space age, but they are in fact crude, unguided and with limited range
– nothing like the U.S. prime grade weapons on the Israeli side. The
vast majority of them land in the water or an empty field or explode in
Mitchell again made his opinion on who was more at fault in the recent Hezbollah-triggered war in this column,
and as you might expect, Mitchell placed the blame for Lebanese deaths
squarely upon Israel and the White House, refusing to even mention
Hezbollah's role in the column except to say that Israel created it.
Given his obvious biases, it should have been no surprise when Mitchell released this first part
of a two-part column yesterday, attacking those bloggers who questioned
the manipulation and staging of photos from some photojournalists in
the recent war, primarily fought in Lebanon. His defense should have
been expected, as every example of staged or manipulated stories and
photographs attacked Israel, and the exposure of this journalistic
fraud undermined the anti-Israeli view Mitchell has clearly decided to
Allahpundit at Hot Air rightfully took Mitchell's column to task,
pointing out that clear examples of journalistic fraud did in fact
occur, and catches Mitchell misrepresenting the comments made by Bryan
Denton, a U.S. photojournalist witness to the sight of some staging
performed by Lebanese wire service photographers.
Allah also notes that while Mitchell blasts bloggers and the
suspicions and allegations they've made of staged photos, he pointedly
refuses to discuss the fact that a German television station captured
live video showing just such staging as it occurred in Qana. One can only imagine how much effort Mitchell took to avoid this well-documented proof
that one of the most influential stories of the Hezbollah-Israeli war,
the so-called Red Cross ambulance attack, was, in fact, almost
certainly a complete fraud.
All of this sets up today's editorial from Mitchell, In Defense of War Photographers: Part II, in which Mitchell continues:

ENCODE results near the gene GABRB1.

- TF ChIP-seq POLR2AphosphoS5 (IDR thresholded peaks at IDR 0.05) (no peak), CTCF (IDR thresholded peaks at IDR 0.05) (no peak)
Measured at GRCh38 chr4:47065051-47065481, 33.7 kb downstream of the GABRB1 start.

In a column here on Tuesday, I mounted a defense of the overwhelming
number of press photographers in the Middle East who bravely, under
horrid conditions, in recent weeks have sent back graphic and revealing
pictures from the war zones, only to be smeared, as a group, by
rightwing bloggers aiming, as always, to discredit the media as a
Which is not to say that this is much ado about nothing.
Obviously, Adnan Hajj, the Reuters photographer who doctored at least
two images, deserved to be dismissed. A handful of other pictures
snapped by others warrant investigation. In a few cases, caption
information was wrong or misleading, and required correction. In
addition, the controversy has sparked an overdue discussion -- some of
it here at E&P -- on the credibility of all photography in the
Photoshop age and the wide use of local stringers abroad in a time of
cutbacks in supervision.
But, in general, the serious charges and wacky conspiracy theories
against the photographers, and their news organizations, are largely
unfounded, and politically driven, while at times raising valid
questions, such as what represents "staging."
Were press photographers smeared, as Mitchell states, as a group?
I have heard no one doubting that news photographers have put their
lives on the line to capture stories, and even when what they capture
on film isn’t always popular or what we want to hear in the past, we’ve
debated it without clearly taking sides based upon ideology.
I can state for my part that I questioned the overall story the
media was presenting from Qana based upon seeming inconsistencies
between the stories and the photographic evidence. These questions
raised by myself and others helped get an investigation